"An Obligation to Bear Witness"

Janine di Giovanni is one of European journalism's most experienced reporters of war and conflict, writing for The Times of London, Vanity Fair, National Geographic and other publications.

Janine di Giovanni is one of European journalism's most experienced reporters of war and conflict, writing for The Times of London, Vanity Fair, National Geographic and other publications. She has covered fighting in Iraq, Chechnya, the Balkans, Rwanda, Sierra Leone and East Timor, and won a National Magazine Award in 2000. Her book on the Bosnian war, Madness Visible (click here to read a Dart Center review) is soon to appear in paperback. She is married to the French journalist Bruno Girodon.

Dart Center: What has it meant for you to be a war correspondent and to report the stories you have reported?

Janine di Giovanni: I'm a reporter certainly, but I don't call myself a war reporter. I would say I'm a reporter who concentrates on human rights abuse. We have an obligation to bear witness. I'm not really there to rationalise a war and I'm not a philosopher. I listen to people. I report what they say. I don't necessarily put my spin on it, or my opinion. Often I'm writing about victims. I'm very rarely with the aggressor or the people who are waging war.

I'd like to think of myself as a humanist above all, and I hope that it has made me a more compassionate and understanding human being. It's very satisfying to work on stories where there are not a million journalists, and you really feel, "I've done something! I've made a difference".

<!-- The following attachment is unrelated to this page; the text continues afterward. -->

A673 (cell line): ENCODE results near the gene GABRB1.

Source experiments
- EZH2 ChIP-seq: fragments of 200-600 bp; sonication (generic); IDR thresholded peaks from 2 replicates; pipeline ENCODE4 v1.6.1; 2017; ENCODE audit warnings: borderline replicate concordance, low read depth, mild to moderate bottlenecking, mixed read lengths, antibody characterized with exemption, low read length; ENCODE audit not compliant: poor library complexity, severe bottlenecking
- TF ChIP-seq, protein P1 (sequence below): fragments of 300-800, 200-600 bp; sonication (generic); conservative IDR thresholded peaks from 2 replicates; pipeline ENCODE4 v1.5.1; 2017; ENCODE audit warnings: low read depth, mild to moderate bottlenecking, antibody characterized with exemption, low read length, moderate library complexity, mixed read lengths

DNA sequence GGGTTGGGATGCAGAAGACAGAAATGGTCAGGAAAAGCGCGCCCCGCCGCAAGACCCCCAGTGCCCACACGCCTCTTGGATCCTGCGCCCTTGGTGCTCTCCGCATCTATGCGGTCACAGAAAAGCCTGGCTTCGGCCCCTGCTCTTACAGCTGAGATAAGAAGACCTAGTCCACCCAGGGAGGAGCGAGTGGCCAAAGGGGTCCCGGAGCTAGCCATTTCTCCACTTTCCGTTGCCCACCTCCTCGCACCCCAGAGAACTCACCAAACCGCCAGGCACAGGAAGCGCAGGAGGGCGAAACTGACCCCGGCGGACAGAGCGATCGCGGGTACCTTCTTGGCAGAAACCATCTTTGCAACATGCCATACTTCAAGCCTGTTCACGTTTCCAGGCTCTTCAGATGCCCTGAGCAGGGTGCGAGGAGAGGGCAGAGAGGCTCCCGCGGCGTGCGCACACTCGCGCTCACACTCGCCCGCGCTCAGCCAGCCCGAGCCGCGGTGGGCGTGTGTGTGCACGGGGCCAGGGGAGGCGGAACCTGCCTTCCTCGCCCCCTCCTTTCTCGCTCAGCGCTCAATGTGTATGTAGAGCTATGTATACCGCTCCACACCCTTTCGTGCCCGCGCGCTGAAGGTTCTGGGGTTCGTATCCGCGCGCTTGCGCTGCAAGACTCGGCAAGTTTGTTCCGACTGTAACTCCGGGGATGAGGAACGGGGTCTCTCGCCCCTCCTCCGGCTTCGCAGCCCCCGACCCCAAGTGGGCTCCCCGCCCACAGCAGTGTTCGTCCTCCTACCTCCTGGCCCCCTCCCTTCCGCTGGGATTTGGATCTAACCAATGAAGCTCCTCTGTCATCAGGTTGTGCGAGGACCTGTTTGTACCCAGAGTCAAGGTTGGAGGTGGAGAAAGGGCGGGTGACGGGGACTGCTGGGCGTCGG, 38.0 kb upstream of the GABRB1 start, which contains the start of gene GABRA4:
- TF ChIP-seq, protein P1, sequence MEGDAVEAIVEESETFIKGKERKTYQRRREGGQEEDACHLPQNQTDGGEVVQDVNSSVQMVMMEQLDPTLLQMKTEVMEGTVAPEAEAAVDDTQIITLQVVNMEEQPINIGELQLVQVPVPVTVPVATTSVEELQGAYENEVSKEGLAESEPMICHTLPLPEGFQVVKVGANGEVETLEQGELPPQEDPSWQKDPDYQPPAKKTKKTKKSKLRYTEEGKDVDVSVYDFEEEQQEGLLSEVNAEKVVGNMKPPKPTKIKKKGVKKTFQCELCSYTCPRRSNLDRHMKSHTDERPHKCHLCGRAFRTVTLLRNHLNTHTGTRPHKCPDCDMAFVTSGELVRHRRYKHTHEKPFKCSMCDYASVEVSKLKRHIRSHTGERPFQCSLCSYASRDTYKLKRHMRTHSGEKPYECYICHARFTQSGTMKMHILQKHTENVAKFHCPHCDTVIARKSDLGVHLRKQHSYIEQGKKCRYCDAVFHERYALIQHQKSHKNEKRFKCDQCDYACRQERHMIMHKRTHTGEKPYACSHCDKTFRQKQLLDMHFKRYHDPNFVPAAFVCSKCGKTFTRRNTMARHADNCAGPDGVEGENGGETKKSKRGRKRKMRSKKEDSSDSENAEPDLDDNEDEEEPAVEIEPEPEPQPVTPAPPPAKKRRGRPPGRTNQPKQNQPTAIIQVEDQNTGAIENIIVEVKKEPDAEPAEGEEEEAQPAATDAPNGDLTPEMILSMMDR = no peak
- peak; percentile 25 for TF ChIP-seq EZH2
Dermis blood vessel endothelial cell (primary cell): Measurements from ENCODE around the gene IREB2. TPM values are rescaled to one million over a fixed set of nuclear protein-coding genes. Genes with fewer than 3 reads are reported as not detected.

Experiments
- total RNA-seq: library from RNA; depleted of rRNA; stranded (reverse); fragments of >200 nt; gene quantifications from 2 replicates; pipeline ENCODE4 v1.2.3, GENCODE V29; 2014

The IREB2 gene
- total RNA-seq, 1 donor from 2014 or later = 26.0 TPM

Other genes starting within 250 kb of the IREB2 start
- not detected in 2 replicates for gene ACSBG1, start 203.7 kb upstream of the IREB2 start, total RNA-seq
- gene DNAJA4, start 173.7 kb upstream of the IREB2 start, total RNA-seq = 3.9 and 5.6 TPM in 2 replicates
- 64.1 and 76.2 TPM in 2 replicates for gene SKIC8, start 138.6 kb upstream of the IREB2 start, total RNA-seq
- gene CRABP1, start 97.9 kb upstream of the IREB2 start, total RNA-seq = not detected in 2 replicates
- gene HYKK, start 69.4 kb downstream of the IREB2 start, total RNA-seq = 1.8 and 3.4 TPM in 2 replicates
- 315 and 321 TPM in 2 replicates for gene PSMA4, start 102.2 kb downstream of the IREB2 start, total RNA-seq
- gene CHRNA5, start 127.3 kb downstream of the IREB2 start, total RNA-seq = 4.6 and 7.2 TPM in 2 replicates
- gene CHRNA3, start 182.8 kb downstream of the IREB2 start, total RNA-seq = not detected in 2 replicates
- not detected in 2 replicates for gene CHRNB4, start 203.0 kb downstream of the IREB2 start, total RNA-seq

I still believe in humanity but it's just very disheartening to work on a story for years and come away thinking there's been so little change.

Q: What are the choices, sacrifices and challenges that you've found as a woman war correspondent?

JdG: The biggest challenge is to do with one's personal life. I've been doing this for 15 years and there were great swathes of my life where I just devoted myself 100 percent to my job. I had very little private life and very little private time. I think what happens to you is you lose track of the years going by.

I'm very fortunate that a few people pointed out to me that I should "remember to have a baby". It sounds really stupid that you've got to remember to have a baby. But I think what happens to reporters covering conflict is that we get very caught up in the struggle to report. And then you come back and usually your private life is in tatters.

I'm very lucky that first, I have a wonderful husband who does the same job as me so he understands. And second that I managed to have a baby, a wonderful little boy. I've got a very stable family life, which then enables me to go out and work and feel much better when I come home. It's very lonely if you spend a couple of months working in Iraq and you come back and you've an empty apartment and no-one to share your frustrations and your sorrow with.

DC: How have you been able to maintain your relationship? Many women correspondents find it difficult to maintain relationships.

JdG: I think my case was quite special because I met my husband during the war in Sarajevo in 1992. We didn't see each other for many years after, and spent years living on separate continents, covering different wars. I think we just stayed together because we loved each other; we had a very strong bond. We'd broken up many times but we finally got married in 2003. The first six months of our marriage we were apart because my husband was working in the Ivory Coast and I was pregnant.